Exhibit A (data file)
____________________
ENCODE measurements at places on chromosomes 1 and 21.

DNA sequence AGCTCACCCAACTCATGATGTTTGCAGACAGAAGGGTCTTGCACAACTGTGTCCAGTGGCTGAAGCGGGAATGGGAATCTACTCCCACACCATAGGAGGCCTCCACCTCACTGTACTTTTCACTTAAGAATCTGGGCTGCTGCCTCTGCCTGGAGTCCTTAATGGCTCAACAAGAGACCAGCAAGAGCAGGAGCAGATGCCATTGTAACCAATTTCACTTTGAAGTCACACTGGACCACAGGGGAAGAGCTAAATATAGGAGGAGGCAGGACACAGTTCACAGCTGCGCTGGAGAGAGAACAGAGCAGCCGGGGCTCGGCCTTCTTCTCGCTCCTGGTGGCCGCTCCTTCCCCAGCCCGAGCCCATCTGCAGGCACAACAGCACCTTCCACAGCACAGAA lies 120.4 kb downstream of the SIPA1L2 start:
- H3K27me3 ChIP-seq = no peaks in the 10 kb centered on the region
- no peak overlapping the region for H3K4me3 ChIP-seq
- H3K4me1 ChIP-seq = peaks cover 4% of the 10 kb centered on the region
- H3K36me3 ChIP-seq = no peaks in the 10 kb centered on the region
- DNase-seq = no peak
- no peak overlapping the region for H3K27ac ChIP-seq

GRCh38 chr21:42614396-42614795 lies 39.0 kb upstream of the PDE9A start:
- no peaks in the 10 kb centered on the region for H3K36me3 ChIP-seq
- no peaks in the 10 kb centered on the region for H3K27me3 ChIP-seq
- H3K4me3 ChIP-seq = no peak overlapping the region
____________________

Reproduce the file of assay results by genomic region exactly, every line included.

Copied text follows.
ENCODE measurements at places on chromosomes 1 and 21.

DNA sequence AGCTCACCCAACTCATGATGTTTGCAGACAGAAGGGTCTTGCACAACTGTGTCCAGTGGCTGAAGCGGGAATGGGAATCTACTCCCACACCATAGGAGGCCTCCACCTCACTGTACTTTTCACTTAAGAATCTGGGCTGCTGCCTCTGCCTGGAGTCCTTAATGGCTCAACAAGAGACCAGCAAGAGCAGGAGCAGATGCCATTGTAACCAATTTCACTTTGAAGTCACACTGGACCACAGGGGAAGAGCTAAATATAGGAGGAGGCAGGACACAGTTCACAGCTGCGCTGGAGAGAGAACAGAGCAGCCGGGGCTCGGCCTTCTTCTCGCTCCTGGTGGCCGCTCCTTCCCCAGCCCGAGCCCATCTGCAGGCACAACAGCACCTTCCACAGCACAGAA lies 120.4 kb downstream of the SIPA1L2 start:
- H3K27me3 ChIP-seq = no peaks in the 10 kb centered on the region
- no peak overlapping the region for H3K4me3 ChIP-seq
- H3K4me1 ChIP-seq = peaks cover 4% of the 10 kb centered on the region
- H3K36me3 ChIP-seq = no peaks in the 10 kb centered on the region
- DNase-seq = no peak
- no peak overlapping the region for H3K27ac ChIP-seq

GRCh38 chr21:42614396-42614795 lies 39.0 kb upstream of the PDE9A start:
- no peaks in the 10 kb centered on the region for H3K36me3 ChIP-seq
- no peaks in the 10 kb centered on the region for H3K27me3 ChIP-seq
- H3K4me3 ChIP-seq = no peak overlapping the region